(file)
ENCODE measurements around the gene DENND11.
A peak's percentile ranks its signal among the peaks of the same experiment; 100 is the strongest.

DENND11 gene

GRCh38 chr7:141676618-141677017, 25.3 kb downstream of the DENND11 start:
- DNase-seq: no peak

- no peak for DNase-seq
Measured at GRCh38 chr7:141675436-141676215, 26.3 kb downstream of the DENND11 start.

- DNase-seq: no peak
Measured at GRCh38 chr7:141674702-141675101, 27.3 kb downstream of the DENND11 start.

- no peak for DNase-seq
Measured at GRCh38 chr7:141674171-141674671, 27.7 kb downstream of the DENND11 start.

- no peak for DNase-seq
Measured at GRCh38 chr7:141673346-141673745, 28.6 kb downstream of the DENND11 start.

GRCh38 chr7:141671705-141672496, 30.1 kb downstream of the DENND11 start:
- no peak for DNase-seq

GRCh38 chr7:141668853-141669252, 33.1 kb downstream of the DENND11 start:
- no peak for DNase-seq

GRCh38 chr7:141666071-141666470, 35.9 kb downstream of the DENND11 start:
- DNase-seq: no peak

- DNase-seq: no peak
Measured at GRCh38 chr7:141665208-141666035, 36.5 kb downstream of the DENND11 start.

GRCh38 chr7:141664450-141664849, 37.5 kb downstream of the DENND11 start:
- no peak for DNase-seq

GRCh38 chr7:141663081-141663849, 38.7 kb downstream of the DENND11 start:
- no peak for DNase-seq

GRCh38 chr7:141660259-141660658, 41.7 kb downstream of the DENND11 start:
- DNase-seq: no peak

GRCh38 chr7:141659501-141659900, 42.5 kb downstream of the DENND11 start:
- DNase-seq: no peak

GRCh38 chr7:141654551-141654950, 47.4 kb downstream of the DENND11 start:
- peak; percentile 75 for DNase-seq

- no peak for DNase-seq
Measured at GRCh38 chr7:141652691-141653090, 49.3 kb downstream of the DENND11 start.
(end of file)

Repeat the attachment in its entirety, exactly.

ENCODE measurements around the gene DENND11.
A peak's percentile ranks its signal among the peaks of the same experiment; 100 is the strongest.

DENND11 gene

GRCh38 chr7:141676618-141677017, 25.3 kb downstream of the DENND11 start:
- DNase-seq: no peak

- no peak for DNase-seq
Measured at GRCh38 chr7:141675436-141676215, 26.3 kb downstream of the DENND11 start.

- DNase-seq: no peak
Measured at GRCh38 chr7:141674702-141675101, 27.3 kb downstream of the DENND11 start.

- no peak for DNase-seq
Measured at GRCh38 chr7:141674171-141674671, 27.7 kb downstream of the DENND11 start.

- no peak for DNase-seq
Measured at GRCh38 chr7:141673346-141673745, 28.6 kb downstream of the DENND11 start.

GRCh38 chr7:141671705-141672496, 30.1 kb downstream of the DENND11 start:
- no peak for DNase-seq

GRCh38 chr7:141668853-141669252, 33.1 kb downstream of the DENND11 start:
- no peak for DNase-seq

GRCh38 chr7:141666071-141666470, 35.9 kb downstream of the DENND11 start:
- DNase-seq: no peak

- DNase-seq: no peak
Measured at GRCh38 chr7:141665208-141666035, 36.5 kb downstream of the DENND11 start.

GRCh38 chr7:141664450-141664849, 37.5 kb downstream of the DENND11 start:
- no peak for DNase-seq

GRCh38 chr7:141663081-141663849, 38.7 kb downstream of the DENND11 start:
- no peak for DNase-seq

GRCh38 chr7:141660259-141660658, 41.7 kb downstream of the DENND11 start:
- DNase-seq: no peak

GRCh38 chr7:141659501-141659900, 42.5 kb downstream of the DENND11 start:
- DNase-seq: no peak

GRCh38 chr7:141654551-141654950, 47.4 kb downstream of the DENND11 start:
- peak; percentile 75 for DNase-seq

- no peak for DNase-seq
Measured at GRCh38 chr7:141652691-141653090, 49.3 kb downstream of the DENND11 start.